Doug Hanks, a candidate for the city council of Charlotte, North Carolina, withdrew his nomination in August 2005 after it was revealed that he had posted on Stormfront. Hanks had posted more than 4,000 comments over three years, including one in which he described black people as "rabid beasts". Hanks said his postings were designed to gain the trust of Stormfront users to help him write a novel: "I did what I thought I needed to do to establish myself as a credible white nationalist."
In 2012 Italian police blocked the website and arrested four people for allegedly inciting racial hatred. The measure was taken after the publication of a blacklist of "prominent Jews and people who support Jews and immigrants" on the Italian section of the website. The list included possible targets of violent attacks, including gypsy camps. The subsequent year, Italian police raided the homes of 35 Stormfront posters, in November 2013. One man who was arrested in Mantua had two loaded weapons, a hand grenade casing, and a flag with a swastika in his possession.
According to a 2014 two-year study by the Southern Poverty Law Center (SPLC)'s Intelligence Report, registered Stormfront users have been disproportionately responsible for some of the most lethal hate crimes and mass killings since the site was put up in 1995. In the five years leading up to 2014, Stormfront members murdered nearly 100 people. Of these, 77 were massacred by one Stormfront user, Anders Behring Breivik, a Norwegian terrorist who perpetrated the 2011 Norway attacks.
Public profile and later history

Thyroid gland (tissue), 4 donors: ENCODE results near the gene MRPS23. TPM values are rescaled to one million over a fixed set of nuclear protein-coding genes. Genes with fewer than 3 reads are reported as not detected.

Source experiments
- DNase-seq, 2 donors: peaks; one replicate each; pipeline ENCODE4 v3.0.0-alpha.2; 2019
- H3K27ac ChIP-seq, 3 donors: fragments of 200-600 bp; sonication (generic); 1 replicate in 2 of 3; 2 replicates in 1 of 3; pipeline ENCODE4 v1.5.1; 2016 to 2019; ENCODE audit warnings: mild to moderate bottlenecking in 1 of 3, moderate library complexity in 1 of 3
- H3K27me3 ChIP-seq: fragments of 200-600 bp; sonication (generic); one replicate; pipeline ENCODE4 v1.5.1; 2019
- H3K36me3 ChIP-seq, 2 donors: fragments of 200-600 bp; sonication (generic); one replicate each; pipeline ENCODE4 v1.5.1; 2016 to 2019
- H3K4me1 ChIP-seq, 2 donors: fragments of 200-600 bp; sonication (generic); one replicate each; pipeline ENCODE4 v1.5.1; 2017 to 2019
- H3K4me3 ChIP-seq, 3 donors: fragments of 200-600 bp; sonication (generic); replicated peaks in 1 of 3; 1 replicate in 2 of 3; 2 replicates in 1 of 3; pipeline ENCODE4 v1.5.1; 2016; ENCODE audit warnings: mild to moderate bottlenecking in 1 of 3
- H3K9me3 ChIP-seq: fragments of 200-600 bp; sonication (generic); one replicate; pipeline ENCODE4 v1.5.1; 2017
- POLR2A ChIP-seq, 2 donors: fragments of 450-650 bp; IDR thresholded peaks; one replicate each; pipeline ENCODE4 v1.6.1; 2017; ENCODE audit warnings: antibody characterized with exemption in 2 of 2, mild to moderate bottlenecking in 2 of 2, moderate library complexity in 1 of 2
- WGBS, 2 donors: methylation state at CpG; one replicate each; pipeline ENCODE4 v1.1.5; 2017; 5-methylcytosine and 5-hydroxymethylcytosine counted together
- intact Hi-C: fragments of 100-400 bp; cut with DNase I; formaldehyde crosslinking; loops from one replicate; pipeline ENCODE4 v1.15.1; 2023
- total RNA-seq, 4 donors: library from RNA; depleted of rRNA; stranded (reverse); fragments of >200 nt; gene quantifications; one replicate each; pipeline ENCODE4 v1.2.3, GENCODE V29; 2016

The total of registered users is just shy of 300,000, a fairly astounding number for a site run by an ex-felon and former Alabama Klan leader. And that doesn't include thousands of visitors who never register as users. At press time, Stormfront ranked as the Internet's 13,648th most popular site, while the NAACP site, by comparison, ranked 32,640th. – The Year in Hate and Extremism, 2015
In 2006, the Southern Poverty Law Center (SPLC) reported a discussion on Stormfront in which white nationalists were encouraged to join the U.S. military to learn the skills necessary for winning a race war. The 2008 United States presidential candidacy of African-American Democrat Barack Obama was a cause of significant concern for some Stormfront members: the site received 2,000 new members the day after Obama was elected as President, and went offline temporarily due to the increase in visitors. Stormfront posters saw Obama as representing a new multicultural era in the United States replacing "white rule", feared that he would support illegal immigration and affirmative action, and that he would help make white people a minority group.
During the 2008 primary campaigns, The New York Times mistakenly reported that Stormfront had donated $500 to Republican presidential hopeful Ron Paul; in fact, it was site owner Don Black who had contributed the money to Paul. Following an April 2009 shooting, Richard Poplawski, a poster on the site, was charged with ambushing and killing three Pittsburgh Police officers and attempting to kill nine others.
During the 2016 election season, site founder Don Black said that the site was experiencing huge spikes in traffic corresponding to controversial statements by Donald Trump, who is popular among white supremacists. In response, Black upgraded the site's servers.